Front Page / Feb. 16, 2017 9:58am EST
A meeting was held on January 31 at Vermont Law School in South Royalton to discuss “alarming” new survey data from the annual Youth Risk Assessment Survey (YRA) as well as the Young Adult Behavior Survey (YAB).
Attended by professionals from the education, healthcare, and law enforcement fields; the meeting was organized by Catherine Hazlett, executive director for Vermont Health Connections.
“An alarming percentage of youth are emotionally distraught,” she said in a phone interview with The Herald, citing numbers indicating that as much as 35% of high school age students reported feeling “sad or hopeless” for weeks on end. Further, as many as 12% of the same group reported having planned to commit suicide at least once.
Attributing the high incidence of stress and depression-related responses to the effects of poverty and the opiate crisis, Hazlett underlined the need to coordinate resources for at-risk teens and young adults experiencing cyber bullying, loss of peers to suicide, and family members struggling with addiction.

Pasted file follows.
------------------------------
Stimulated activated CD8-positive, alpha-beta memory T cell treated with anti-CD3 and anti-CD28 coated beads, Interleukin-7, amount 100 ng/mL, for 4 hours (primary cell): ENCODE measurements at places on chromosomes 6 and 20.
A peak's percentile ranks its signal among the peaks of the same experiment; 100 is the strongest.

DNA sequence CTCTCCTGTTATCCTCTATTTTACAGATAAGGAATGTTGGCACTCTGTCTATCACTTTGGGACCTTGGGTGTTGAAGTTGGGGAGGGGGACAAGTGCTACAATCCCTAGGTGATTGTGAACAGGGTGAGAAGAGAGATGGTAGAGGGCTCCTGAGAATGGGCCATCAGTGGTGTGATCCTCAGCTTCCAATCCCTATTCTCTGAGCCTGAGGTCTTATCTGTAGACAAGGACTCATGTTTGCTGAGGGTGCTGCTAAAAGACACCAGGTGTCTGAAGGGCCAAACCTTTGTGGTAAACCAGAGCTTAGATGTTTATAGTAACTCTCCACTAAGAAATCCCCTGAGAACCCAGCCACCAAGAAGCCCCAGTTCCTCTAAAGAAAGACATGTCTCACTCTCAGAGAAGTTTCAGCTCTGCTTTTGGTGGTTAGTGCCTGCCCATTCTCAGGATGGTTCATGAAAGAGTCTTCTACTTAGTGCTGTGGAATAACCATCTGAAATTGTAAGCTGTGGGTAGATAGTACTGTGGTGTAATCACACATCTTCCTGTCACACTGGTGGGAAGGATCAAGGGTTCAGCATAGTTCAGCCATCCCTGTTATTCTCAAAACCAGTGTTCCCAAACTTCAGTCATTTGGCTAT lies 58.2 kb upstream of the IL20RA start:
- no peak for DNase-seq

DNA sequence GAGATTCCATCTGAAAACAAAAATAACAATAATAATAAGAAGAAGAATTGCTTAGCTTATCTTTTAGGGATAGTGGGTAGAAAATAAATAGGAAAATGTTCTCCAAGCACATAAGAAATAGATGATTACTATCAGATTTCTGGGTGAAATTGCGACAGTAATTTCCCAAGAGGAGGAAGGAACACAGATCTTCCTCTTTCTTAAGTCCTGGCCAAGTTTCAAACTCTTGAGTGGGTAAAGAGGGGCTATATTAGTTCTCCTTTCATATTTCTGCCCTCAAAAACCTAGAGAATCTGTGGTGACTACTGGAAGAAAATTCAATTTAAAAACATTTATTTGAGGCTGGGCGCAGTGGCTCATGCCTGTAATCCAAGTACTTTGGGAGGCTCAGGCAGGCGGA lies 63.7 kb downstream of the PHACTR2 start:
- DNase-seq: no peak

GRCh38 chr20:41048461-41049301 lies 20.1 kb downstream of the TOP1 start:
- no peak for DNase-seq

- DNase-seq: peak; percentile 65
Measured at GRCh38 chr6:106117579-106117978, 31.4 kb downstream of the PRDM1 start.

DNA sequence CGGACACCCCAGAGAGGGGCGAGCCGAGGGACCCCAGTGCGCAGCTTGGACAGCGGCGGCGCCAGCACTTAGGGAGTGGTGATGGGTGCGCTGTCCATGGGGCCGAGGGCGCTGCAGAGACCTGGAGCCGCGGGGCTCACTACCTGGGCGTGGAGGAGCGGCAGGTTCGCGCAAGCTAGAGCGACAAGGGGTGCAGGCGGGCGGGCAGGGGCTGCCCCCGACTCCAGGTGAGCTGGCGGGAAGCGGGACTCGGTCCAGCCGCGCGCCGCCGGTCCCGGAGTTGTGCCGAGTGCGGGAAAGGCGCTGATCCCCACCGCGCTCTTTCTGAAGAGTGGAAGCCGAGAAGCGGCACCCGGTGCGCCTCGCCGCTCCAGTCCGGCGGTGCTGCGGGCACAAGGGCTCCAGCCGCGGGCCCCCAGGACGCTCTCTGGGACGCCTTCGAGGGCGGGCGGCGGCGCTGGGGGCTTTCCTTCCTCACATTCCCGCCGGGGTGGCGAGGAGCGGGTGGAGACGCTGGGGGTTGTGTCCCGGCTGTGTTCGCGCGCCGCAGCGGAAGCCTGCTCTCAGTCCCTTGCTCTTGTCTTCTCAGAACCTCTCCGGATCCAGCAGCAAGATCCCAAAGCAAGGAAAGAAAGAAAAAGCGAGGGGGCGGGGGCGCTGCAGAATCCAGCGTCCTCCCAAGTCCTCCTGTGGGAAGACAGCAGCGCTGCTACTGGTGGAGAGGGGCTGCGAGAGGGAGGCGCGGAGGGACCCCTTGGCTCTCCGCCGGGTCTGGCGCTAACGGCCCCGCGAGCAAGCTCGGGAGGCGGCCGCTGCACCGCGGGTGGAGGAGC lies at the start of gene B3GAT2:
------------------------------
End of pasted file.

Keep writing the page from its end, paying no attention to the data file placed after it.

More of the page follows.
Additionally, the surveys also demonstrate that groundwork for addictive behavior patterns is laid early. Seventy-eight percent of students in grades 9-12 reported “easy access” to alcohol and 24% of the same age group reported use of flavored tobacco products that have been widely criticized by wellness advocates for deploying youth-centric marketing techniques. For Hazlett, the numbers show a clear need for communities to systematically address circumstances leading to addiction behavior.
Among those solutions are strategies to develop a culture of support among neighbors and community members for young adults when their risk of addiction is highest, typically when 19-25 year olds leave behind the support structures of high school academia, group sports, mentors, and family, says Hazlett.
“Let’s partner with local service providers and local teens,” she said. “That’s what we need. To sit down with some teens and ask some very delicate questions and find out what’s going on so we can coordinate resources and services.”
Dr. Lou DiNicola, Medical Di- rector at Gifford Medical Center, echoed Hazlett’s emphasis on implementing structural solutions to the addiction cycle.
“Whatever money they’re spending probably won’t be enough,” said the 41-year hospital veteran in reference to Governor Scott’s proposed budget increase of approximately $3 million for the Vermont Agency of Health’s substance abuse disorder spending.
“Lack of youth support leads to increased addiction risk,” he said as he described GMC’s addition of a full-time psychiatrist specializing in substance abuse and addiction. “You have to have community buy-in to be successful.”